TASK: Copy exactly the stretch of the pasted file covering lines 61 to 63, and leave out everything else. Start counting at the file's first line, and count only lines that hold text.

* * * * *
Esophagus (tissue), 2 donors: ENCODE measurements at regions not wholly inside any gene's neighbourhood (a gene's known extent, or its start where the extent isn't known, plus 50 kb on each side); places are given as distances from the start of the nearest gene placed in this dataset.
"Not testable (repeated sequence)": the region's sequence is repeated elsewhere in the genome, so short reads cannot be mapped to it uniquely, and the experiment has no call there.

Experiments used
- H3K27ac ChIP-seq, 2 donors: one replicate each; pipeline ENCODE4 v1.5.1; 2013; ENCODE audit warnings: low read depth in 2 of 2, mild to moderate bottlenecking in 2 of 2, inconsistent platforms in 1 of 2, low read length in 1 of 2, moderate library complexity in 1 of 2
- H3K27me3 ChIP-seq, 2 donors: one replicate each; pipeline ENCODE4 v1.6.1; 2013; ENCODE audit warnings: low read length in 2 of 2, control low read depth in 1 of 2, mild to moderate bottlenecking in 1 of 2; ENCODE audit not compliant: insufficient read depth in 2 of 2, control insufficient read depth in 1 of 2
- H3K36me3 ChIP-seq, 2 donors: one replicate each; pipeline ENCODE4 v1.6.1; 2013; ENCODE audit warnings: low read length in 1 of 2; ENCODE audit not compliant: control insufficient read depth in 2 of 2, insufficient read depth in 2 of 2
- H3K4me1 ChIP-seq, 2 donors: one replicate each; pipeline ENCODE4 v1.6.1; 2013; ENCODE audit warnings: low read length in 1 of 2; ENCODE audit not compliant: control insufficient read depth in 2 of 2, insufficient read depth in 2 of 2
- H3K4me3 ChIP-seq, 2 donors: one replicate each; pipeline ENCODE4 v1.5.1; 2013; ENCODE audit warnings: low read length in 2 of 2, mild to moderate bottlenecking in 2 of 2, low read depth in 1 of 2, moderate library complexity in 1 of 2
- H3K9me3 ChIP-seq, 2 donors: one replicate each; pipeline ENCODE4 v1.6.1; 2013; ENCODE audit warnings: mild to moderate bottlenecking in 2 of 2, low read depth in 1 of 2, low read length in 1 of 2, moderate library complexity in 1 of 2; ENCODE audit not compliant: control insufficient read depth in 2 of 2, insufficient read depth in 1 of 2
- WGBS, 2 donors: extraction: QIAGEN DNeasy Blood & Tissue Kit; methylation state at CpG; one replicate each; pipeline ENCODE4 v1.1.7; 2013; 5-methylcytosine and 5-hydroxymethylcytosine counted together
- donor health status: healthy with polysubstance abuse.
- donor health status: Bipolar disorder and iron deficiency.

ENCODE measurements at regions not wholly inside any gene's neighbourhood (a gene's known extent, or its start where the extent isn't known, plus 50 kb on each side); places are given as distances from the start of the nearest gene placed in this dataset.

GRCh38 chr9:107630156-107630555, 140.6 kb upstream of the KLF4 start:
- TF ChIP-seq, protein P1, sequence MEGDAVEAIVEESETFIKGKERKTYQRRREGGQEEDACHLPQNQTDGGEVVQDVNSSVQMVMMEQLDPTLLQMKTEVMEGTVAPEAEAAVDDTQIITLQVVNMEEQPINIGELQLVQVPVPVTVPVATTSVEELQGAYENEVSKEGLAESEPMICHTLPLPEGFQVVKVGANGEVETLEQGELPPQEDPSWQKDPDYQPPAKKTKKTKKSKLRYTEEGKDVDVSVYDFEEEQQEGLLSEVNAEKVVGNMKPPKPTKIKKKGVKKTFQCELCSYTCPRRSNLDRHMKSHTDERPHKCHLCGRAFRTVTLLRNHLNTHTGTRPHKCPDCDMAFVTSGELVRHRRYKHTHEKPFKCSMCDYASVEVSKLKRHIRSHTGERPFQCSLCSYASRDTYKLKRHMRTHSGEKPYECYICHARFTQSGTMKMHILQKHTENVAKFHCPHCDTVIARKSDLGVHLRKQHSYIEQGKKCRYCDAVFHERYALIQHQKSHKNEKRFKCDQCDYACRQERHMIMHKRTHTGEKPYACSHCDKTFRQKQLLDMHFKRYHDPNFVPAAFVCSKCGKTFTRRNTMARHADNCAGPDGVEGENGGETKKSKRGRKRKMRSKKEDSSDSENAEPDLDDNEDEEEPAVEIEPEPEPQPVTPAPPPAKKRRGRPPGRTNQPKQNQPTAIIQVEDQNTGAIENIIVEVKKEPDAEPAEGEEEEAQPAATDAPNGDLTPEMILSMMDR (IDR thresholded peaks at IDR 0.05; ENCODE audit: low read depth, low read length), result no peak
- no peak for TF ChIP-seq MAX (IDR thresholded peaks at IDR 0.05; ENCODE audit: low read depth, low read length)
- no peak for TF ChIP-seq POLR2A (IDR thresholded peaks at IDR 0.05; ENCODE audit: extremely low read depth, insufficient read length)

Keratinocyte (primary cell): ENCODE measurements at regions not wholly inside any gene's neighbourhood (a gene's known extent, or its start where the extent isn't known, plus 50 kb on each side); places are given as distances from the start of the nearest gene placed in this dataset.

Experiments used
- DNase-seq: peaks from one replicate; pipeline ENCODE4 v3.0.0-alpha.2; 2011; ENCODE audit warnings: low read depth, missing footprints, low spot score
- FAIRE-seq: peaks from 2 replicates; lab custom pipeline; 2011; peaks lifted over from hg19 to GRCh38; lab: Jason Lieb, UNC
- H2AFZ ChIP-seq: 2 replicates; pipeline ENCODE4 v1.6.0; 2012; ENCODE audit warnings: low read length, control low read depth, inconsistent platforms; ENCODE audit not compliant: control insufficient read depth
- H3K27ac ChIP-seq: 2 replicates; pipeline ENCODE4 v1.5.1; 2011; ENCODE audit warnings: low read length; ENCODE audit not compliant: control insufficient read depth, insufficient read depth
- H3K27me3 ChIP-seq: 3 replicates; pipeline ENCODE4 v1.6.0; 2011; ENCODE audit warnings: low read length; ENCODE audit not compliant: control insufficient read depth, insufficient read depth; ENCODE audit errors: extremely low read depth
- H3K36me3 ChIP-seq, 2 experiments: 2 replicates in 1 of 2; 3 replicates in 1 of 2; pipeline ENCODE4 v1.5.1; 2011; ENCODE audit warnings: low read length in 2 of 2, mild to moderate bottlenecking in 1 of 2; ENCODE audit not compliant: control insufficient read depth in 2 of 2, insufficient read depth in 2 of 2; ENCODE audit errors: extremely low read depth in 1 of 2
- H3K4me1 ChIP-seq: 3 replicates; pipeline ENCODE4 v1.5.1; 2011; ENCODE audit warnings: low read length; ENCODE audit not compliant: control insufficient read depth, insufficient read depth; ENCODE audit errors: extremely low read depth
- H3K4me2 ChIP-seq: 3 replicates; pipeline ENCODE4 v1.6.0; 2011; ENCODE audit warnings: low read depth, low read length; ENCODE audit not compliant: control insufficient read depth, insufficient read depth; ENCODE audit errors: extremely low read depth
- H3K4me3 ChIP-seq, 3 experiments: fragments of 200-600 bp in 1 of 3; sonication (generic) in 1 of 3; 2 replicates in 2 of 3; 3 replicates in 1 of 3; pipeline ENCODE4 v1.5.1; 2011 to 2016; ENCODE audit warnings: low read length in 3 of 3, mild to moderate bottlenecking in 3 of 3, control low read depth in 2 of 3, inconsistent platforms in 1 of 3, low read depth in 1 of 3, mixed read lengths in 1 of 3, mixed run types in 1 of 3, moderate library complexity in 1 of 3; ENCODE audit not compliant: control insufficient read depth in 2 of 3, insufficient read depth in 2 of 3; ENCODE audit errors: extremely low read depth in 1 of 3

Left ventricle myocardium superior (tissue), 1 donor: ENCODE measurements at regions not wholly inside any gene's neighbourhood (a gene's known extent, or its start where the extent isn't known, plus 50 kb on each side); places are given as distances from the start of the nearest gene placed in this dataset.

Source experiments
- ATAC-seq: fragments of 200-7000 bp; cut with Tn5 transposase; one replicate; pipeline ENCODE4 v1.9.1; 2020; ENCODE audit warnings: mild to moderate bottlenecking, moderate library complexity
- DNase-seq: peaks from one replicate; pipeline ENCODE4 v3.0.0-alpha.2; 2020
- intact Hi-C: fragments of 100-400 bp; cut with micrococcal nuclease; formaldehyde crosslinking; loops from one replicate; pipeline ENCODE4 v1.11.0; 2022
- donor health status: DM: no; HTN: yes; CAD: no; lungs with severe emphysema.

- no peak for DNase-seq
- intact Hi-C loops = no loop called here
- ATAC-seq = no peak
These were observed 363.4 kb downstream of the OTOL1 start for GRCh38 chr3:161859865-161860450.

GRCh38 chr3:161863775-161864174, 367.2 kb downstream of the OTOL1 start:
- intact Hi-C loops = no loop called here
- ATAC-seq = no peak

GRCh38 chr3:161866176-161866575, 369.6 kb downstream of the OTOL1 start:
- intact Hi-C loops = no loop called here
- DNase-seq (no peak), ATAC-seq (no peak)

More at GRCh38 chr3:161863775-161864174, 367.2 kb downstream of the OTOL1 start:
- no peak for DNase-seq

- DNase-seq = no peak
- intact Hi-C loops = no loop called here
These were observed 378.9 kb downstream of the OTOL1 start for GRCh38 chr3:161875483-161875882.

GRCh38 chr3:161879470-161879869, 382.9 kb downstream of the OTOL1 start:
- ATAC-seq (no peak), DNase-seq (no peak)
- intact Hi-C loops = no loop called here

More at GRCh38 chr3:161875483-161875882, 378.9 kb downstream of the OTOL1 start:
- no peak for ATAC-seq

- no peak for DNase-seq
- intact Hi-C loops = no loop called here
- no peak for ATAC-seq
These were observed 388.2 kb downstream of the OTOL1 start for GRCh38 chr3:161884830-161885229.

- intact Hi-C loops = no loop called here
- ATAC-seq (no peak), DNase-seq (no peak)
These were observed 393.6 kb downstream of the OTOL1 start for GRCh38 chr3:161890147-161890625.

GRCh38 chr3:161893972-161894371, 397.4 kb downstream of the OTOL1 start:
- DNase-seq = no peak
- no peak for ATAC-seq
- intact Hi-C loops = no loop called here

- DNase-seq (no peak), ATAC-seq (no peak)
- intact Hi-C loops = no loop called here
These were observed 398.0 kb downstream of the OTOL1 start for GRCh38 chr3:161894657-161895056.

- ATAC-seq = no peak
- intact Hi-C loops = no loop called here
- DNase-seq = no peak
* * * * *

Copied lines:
These were observed 393.6 kb downstream of the OTOL1 start for GRCh38 chr3:161890147-161890625.

GRCh38 chr3:161893972-161894371, 397.4 kb downstream of the OTOL1 start:
- DNase-seq = no peak